As Greg pointed out, we interpret subsets of the specification at a point in time. Writing of the specification also happens piece-meal. Once a portion of the spec has been written, the conversation that occurred starts to immediately lose its relevance. When internal teams are responsible for distilling the inputs from multiple conversations with multiple customers, then conversational models will help the product managers, but only until the spec is written – then the conversation becomes an (infrequent) reference.

When managing requirements for customer-specific software, a conversational model will have even less benefit. A discrete set of customers must approve a set of requirements or a statement of work. In these cases a document-centric model will be more effective.

There is definitely value in helping a product or program manager to manage and mine multiple conversation threads as part of forumulating a spec. Changing the tools we use to manage the resultant specs would be a step backwards, imho. Once the evolving spec is actionable, the consumers of the spec will still benefit from a contextual presentation. I would suggest using a tool like OneNote to collect and organize the information that comes from multiple sources (email, IM, hallway conversations, whiteboard discussions, etc). The custom tagging and search capabilities due to be introduced in Windows Vista could also be leveraged to make conversation management more effective.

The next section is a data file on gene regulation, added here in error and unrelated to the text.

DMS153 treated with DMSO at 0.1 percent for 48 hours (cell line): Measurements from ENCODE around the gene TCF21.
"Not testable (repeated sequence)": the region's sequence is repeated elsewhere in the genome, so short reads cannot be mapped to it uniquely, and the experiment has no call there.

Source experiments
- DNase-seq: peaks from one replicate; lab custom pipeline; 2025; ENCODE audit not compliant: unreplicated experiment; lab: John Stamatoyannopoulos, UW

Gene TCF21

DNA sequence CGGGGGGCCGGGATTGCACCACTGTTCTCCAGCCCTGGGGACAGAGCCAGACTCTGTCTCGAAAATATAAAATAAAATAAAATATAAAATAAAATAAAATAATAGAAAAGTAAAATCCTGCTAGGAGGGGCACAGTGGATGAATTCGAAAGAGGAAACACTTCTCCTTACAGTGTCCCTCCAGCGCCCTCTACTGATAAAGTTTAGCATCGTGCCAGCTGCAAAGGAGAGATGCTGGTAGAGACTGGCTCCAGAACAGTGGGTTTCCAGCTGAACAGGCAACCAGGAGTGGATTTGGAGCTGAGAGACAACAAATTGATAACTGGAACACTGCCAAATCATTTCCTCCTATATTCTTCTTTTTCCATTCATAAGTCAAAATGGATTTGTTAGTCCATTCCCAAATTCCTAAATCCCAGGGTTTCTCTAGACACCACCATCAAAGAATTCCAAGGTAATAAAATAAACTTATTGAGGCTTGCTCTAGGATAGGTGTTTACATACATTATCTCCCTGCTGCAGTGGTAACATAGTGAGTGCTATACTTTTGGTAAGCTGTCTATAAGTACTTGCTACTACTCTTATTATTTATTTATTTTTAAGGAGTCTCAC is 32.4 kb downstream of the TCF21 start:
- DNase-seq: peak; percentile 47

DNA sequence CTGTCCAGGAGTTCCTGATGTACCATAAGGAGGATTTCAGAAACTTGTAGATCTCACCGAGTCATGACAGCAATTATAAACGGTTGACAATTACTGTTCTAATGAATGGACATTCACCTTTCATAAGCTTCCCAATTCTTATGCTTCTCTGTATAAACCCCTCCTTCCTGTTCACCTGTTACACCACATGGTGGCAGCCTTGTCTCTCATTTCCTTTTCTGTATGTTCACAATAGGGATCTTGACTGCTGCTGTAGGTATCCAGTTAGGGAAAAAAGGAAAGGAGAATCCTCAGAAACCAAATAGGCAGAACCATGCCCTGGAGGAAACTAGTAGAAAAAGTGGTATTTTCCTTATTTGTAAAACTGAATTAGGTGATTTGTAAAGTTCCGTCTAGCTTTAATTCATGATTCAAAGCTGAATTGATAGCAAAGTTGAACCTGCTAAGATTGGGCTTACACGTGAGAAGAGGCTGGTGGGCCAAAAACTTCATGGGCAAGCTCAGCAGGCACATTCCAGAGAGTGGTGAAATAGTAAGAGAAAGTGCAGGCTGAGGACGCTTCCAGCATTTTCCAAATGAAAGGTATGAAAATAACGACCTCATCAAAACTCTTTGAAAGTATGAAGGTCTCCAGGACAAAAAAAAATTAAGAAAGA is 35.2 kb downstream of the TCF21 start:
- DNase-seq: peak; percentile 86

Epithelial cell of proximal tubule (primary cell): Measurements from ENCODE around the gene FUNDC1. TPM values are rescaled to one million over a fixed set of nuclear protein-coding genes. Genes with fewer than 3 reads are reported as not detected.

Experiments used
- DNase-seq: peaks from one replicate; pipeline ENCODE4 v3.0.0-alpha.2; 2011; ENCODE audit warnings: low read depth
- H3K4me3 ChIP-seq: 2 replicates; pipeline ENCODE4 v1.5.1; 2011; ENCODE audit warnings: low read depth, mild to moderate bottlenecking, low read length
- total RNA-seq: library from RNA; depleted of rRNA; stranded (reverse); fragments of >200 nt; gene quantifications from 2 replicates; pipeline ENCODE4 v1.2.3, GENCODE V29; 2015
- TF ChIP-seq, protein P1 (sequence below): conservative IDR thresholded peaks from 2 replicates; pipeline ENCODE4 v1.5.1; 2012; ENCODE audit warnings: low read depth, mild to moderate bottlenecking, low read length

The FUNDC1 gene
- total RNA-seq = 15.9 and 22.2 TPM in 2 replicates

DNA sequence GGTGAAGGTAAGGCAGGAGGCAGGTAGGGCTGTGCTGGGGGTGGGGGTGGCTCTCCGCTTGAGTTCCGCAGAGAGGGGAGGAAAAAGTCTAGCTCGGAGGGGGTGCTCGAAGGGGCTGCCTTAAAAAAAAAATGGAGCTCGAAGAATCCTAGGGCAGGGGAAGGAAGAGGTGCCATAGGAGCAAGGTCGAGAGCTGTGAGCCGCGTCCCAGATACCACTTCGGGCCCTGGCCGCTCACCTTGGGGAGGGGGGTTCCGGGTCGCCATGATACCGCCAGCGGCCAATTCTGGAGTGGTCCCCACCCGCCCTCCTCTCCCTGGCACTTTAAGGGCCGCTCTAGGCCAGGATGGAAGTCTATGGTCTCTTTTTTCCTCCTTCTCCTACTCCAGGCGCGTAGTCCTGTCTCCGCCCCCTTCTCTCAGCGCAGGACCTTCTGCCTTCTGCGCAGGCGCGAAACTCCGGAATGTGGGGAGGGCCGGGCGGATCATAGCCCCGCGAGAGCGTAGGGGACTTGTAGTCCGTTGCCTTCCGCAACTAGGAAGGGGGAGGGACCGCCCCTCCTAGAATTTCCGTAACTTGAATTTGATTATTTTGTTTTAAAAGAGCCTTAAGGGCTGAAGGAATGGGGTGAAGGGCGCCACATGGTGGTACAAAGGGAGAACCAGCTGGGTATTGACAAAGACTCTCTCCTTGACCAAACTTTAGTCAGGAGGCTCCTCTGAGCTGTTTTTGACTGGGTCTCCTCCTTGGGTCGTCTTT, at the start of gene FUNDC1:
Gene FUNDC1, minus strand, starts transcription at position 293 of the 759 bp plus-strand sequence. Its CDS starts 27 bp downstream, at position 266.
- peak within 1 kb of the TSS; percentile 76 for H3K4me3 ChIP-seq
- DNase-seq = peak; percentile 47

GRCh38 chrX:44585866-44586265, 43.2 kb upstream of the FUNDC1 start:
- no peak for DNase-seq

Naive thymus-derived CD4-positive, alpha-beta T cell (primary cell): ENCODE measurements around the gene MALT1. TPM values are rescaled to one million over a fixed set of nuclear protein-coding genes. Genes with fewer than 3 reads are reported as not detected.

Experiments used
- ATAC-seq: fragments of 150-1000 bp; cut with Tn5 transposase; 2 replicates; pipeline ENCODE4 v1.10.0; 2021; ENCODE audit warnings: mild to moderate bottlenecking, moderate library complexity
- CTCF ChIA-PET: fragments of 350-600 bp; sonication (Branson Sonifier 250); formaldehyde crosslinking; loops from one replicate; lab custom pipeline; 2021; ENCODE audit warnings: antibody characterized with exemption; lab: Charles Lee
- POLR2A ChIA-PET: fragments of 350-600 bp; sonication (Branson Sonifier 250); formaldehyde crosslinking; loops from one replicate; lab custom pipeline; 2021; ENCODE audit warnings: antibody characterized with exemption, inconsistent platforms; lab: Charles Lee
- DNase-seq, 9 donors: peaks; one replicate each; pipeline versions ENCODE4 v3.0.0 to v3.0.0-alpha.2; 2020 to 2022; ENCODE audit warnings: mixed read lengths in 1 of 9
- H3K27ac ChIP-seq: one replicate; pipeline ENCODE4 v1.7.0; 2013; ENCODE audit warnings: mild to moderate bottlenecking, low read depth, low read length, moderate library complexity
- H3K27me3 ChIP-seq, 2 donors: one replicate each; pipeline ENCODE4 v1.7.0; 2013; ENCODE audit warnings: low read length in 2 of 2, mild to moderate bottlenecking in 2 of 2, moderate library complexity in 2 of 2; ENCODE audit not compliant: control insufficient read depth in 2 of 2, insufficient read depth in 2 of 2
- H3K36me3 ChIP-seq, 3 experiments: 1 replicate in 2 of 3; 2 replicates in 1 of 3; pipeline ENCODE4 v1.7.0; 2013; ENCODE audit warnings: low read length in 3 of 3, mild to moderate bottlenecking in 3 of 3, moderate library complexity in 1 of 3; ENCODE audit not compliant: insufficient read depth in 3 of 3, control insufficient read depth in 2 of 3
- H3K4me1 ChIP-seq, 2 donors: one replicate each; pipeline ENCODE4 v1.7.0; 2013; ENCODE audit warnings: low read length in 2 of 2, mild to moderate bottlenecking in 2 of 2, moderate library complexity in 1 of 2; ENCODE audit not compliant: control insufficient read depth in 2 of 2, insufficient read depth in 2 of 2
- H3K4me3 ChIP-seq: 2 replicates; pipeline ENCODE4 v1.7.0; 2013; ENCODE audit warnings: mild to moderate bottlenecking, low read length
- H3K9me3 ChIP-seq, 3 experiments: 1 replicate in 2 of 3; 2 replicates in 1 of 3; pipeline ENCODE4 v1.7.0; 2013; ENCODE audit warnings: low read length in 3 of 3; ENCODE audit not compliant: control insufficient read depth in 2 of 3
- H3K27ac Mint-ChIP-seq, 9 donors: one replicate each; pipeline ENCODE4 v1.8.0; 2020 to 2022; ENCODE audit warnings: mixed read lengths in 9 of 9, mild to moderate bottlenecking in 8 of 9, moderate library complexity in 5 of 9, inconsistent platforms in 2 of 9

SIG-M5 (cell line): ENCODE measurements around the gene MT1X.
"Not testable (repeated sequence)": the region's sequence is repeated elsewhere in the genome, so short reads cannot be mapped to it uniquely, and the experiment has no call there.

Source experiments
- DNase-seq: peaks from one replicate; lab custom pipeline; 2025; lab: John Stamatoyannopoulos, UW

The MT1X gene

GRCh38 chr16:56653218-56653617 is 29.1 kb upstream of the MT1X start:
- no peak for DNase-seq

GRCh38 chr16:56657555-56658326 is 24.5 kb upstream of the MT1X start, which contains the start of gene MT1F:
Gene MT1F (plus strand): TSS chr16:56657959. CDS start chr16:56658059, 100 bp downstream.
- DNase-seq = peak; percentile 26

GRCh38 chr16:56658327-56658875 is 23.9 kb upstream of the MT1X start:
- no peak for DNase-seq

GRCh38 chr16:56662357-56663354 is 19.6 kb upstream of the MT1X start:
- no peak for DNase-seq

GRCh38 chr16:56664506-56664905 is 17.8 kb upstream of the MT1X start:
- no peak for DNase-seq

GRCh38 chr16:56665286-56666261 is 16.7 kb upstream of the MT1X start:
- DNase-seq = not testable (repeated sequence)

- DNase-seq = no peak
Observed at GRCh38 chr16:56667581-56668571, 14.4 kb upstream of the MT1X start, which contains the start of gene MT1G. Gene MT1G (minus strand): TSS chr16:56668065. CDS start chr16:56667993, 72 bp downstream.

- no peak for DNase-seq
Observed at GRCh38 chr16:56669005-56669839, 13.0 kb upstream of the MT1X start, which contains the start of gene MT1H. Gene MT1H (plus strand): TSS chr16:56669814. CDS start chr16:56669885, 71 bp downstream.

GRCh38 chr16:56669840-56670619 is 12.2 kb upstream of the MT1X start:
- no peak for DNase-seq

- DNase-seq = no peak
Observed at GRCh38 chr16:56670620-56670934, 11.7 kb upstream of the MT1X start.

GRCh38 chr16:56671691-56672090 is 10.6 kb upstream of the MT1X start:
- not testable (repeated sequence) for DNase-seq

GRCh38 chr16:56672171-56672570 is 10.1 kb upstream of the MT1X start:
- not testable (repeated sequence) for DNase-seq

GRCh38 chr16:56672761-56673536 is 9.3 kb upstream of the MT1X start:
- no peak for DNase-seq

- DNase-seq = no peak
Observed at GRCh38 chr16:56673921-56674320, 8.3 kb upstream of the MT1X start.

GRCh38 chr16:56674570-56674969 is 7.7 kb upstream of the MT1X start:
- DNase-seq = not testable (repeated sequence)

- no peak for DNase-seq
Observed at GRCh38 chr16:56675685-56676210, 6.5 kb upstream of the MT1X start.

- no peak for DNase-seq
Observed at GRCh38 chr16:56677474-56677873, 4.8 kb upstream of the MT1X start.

Communicating a delivery schedule with use cases

Use cases are a great tool for establishing the scope of a project. They provide a framework for defining what needs to be implemented (if it doesn’t support a use case, we don’t need to implement it). They also set expectations with stakeholders (here’s what you can do with the system).

Many teams fail to leverage use cases to communicate a delivery schedule.

Quick tangent on why incremental delivery is good